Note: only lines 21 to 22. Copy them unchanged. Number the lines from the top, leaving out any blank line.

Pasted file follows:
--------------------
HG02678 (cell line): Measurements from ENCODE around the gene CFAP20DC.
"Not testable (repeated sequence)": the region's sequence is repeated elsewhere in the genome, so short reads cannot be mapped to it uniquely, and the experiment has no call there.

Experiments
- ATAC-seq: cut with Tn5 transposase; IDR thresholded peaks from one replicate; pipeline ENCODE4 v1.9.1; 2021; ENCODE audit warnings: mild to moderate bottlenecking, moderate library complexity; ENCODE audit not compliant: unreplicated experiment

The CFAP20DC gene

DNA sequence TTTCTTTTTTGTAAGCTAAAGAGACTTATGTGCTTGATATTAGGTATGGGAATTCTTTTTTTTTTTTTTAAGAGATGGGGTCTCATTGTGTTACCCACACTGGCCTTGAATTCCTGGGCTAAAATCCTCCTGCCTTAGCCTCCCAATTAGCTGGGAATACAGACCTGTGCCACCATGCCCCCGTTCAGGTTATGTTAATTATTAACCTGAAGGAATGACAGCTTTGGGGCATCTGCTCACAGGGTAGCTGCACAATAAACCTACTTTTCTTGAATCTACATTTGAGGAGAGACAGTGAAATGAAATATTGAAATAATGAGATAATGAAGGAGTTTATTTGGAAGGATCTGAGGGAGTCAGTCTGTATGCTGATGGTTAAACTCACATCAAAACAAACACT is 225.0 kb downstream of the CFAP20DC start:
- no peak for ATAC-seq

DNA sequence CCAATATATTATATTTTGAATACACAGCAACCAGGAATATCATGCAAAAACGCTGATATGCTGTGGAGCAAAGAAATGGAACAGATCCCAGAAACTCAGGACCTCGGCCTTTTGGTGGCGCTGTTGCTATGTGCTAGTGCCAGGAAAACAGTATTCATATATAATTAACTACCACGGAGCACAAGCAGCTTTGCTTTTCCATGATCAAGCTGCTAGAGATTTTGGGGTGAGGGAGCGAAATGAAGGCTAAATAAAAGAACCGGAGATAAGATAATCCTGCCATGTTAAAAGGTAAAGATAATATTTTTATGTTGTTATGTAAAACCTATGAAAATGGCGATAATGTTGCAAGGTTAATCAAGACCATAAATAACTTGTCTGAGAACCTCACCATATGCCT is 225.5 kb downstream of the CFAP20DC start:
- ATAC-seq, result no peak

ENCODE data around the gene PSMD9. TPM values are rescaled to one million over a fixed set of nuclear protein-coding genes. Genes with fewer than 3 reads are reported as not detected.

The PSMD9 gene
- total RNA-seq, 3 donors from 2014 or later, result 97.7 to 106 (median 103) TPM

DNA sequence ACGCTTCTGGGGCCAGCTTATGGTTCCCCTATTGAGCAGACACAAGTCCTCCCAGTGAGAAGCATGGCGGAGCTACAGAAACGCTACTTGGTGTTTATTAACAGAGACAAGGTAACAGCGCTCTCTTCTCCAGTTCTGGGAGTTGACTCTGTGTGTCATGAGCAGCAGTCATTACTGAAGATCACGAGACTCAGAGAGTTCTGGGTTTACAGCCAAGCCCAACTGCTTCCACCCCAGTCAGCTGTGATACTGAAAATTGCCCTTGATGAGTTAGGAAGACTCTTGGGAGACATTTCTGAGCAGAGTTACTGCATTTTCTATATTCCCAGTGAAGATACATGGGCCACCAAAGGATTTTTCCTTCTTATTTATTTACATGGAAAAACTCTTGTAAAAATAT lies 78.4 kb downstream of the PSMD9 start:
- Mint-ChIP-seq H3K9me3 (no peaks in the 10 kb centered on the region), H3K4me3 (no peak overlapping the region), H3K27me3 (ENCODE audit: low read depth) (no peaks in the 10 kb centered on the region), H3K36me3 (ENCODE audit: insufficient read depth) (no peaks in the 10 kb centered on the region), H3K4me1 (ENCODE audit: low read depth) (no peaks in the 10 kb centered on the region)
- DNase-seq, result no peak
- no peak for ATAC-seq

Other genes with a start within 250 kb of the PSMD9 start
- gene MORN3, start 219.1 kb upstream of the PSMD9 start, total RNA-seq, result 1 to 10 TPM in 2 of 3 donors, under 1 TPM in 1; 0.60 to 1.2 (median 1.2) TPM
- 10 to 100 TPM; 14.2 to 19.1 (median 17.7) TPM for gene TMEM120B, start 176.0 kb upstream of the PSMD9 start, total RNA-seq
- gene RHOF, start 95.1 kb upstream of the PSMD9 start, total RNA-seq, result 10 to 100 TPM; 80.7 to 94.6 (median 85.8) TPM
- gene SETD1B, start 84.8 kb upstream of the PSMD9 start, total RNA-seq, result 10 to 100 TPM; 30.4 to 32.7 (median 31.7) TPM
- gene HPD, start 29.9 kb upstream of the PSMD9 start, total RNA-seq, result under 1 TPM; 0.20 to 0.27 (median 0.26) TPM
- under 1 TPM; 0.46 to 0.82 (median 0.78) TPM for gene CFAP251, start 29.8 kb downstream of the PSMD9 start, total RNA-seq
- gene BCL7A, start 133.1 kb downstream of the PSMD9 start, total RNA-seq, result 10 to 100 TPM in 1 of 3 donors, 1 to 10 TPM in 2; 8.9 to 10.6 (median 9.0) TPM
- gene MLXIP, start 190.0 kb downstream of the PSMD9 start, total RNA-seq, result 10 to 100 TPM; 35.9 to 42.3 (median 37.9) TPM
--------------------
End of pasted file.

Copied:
- gene SETD1B, start 84.8 kb upstream of the PSMD9 start, total RNA-seq, result 10 to 100 TPM; 30.4 to 32.7 (median 31.7) TPM
- gene HPD, start 29.9 kb upstream of the PSMD9 start, total RNA-seq, result under 1 TPM; 0.20 to 0.27 (median 0.26) TPM